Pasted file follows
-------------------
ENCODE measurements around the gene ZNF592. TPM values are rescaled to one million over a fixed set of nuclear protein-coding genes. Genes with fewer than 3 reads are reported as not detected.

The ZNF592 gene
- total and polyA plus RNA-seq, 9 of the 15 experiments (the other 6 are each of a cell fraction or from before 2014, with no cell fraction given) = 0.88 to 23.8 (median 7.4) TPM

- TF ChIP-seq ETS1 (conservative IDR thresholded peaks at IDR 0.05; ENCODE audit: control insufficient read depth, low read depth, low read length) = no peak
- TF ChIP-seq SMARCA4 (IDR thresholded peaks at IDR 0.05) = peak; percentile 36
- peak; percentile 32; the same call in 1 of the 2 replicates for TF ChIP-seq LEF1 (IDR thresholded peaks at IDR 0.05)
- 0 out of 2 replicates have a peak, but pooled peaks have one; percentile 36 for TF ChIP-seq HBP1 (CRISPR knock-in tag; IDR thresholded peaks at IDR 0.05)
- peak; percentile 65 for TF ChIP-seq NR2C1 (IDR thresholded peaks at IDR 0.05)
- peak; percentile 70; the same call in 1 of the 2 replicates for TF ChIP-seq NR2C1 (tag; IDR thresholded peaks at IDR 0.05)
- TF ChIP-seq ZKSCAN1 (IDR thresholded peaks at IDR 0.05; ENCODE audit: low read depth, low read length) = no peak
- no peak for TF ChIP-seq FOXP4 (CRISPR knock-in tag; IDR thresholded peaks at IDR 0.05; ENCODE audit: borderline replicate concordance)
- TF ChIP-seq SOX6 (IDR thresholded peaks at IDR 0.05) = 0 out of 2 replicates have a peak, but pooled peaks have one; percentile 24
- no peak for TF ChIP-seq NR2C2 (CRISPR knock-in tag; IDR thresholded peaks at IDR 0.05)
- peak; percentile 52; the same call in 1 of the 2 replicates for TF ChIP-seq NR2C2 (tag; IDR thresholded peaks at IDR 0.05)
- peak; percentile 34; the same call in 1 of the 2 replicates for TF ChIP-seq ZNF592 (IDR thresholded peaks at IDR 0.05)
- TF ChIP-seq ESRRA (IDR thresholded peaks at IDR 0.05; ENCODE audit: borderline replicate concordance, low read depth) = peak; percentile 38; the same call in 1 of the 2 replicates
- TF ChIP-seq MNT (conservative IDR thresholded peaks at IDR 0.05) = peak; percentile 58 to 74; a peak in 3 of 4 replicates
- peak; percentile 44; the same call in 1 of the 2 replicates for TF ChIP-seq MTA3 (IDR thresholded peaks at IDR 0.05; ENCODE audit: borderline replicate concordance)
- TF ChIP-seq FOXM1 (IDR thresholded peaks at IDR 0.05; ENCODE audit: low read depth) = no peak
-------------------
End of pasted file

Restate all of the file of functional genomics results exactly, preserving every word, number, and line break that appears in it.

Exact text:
ENCODE measurements around the gene ZNF592. TPM values are rescaled to one million over a fixed set of nuclear protein-coding genes. Genes with fewer than 3 reads are reported as not detected.

The ZNF592 gene
- total and polyA plus RNA-seq, 9 of the 15 experiments (the other 6 are each of a cell fraction or from before 2014, with no cell fraction given) = 0.88 to 23.8 (median 7.4) TPM

- TF ChIP-seq ETS1 (conservative IDR thresholded peaks at IDR 0.05; ENCODE audit: control insufficient read depth, low read depth, low read length) = no peak
- TF ChIP-seq SMARCA4 (IDR thresholded peaks at IDR 0.05) = peak; percentile 36
- peak; percentile 32; the same call in 1 of the 2 replicates for TF ChIP-seq LEF1 (IDR thresholded peaks at IDR 0.05)
- 0 out of 2 replicates have a peak, but pooled peaks have one; percentile 36 for TF ChIP-seq HBP1 (CRISPR knock-in tag; IDR thresholded peaks at IDR 0.05)
- peak; percentile 65 for TF ChIP-seq NR2C1 (IDR thresholded peaks at IDR 0.05)
- peak; percentile 70; the same call in 1 of the 2 replicates for TF ChIP-seq NR2C1 (tag; IDR thresholded peaks at IDR 0.05)
- TF ChIP-seq ZKSCAN1 (IDR thresholded peaks at IDR 0.05; ENCODE audit: low read depth, low read length) = no peak
- no peak for TF ChIP-seq FOXP4 (CRISPR knock-in tag; IDR thresholded peaks at IDR 0.05; ENCODE audit: borderline replicate concordance)
- TF ChIP-seq SOX6 (IDR thresholded peaks at IDR 0.05) = 0 out of 2 replicates have a peak, but pooled peaks have one; percentile 24
- no peak for TF ChIP-seq NR2C2 (CRISPR knock-in tag; IDR thresholded peaks at IDR 0.05)
- peak; percentile 52; the same call in 1 of the 2 replicates for TF ChIP-seq NR2C2 (tag; IDR thresholded peaks at IDR 0.05)
- peak; percentile 34; the same call in 1 of the 2 replicates for TF ChIP-seq ZNF592 (IDR thresholded peaks at IDR 0.05)
- TF ChIP-seq ESRRA (IDR thresholded peaks at IDR 0.05; ENCODE audit: borderline replicate concordance, low read depth) = peak; percentile 38; the same call in 1 of the 2 replicates
- TF ChIP-seq MNT (conservative IDR thresholded peaks at IDR 0.05) = peak; percentile 58 to 74; a peak in 3 of 4 replicates
- peak; percentile 44; the same call in 1 of the 2 replicates for TF ChIP-seq MTA3 (IDR thresholded peaks at IDR 0.05; ENCODE audit: borderline replicate concordance)
- TF ChIP-seq FOXM1 (IDR thresholded peaks at IDR 0.05; ENCODE audit: low read depth) = no peak